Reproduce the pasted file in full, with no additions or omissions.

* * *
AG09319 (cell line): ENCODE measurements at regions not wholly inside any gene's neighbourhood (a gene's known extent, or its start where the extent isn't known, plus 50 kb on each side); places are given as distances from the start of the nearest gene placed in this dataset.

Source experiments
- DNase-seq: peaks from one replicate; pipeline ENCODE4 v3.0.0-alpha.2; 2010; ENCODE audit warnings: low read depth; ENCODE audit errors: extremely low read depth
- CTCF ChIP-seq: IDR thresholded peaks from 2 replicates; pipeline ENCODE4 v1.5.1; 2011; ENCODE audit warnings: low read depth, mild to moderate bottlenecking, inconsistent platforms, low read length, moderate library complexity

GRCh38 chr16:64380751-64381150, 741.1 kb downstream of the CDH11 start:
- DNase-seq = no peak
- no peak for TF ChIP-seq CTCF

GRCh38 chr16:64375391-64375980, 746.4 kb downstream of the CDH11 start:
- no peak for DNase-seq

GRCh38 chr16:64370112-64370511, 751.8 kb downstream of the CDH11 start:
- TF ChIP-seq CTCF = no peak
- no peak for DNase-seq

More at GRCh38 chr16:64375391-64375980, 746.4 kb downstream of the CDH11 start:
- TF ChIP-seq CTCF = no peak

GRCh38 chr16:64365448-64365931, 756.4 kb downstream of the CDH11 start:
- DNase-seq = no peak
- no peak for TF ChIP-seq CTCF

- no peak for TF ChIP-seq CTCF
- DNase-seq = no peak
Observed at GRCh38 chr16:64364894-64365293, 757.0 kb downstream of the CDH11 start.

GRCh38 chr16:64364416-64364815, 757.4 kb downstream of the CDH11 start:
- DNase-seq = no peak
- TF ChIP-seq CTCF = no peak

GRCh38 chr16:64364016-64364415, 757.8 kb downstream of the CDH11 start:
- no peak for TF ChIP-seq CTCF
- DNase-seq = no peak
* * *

AG09319 (cell line): ENCODE measurements at regions not wholly inside any gene's neighbourhood (a gene's known extent, or its start where the extent isn't known, plus 50 kb on each side); places are given as distances from the start of the nearest gene placed in this dataset.

Source experiments
- DNase-seq: peaks from one replicate; pipeline ENCODE4 v3.0.0-alpha.2; 2010; ENCODE audit warnings: low read depth; ENCODE audit errors: extremely low read depth
- CTCF ChIP-seq: IDR thresholded peaks from 2 replicates; pipeline ENCODE4 v1.5.1; 2011; ENCODE audit warnings: low read depth, mild to moderate bottlenecking, inconsistent platforms, low read length, moderate library complexity

GRCh38 chr16:64380751-64381150, 741.1 kb downstream of the CDH11 start:
- DNase-seq = no peak
- no peak for TF ChIP-seq CTCF

GRCh38 chr16:64375391-64375980, 746.4 kb downstream of the CDH11 start:
- no peak for DNase-seq

GRCh38 chr16:64370112-64370511, 751.8 kb downstream of the CDH11 start:
- TF ChIP-seq CTCF = no peak
- no peak for DNase-seq

More at GRCh38 chr16:64375391-64375980, 746.4 kb downstream of the CDH11 start:
- TF ChIP-seq CTCF = no peak

GRCh38 chr16:64365448-64365931, 756.4 kb downstream of the CDH11 start:
- DNase-seq = no peak
- no peak for TF ChIP-seq CTCF

- no peak for TF ChIP-seq CTCF
- DNase-seq = no peak
Observed at GRCh38 chr16:64364894-64365293, 757.0 kb downstream of the CDH11 start.

GRCh38 chr16:64364416-64364815, 757.4 kb downstream of the CDH11 start:
- DNase-seq = no peak
- TF ChIP-seq CTCF = no peak

GRCh38 chr16:64364016-64364415, 757.8 kb downstream of the CDH11 start:
- no peak for TF ChIP-seq CTCF
- DNase-seq = no peak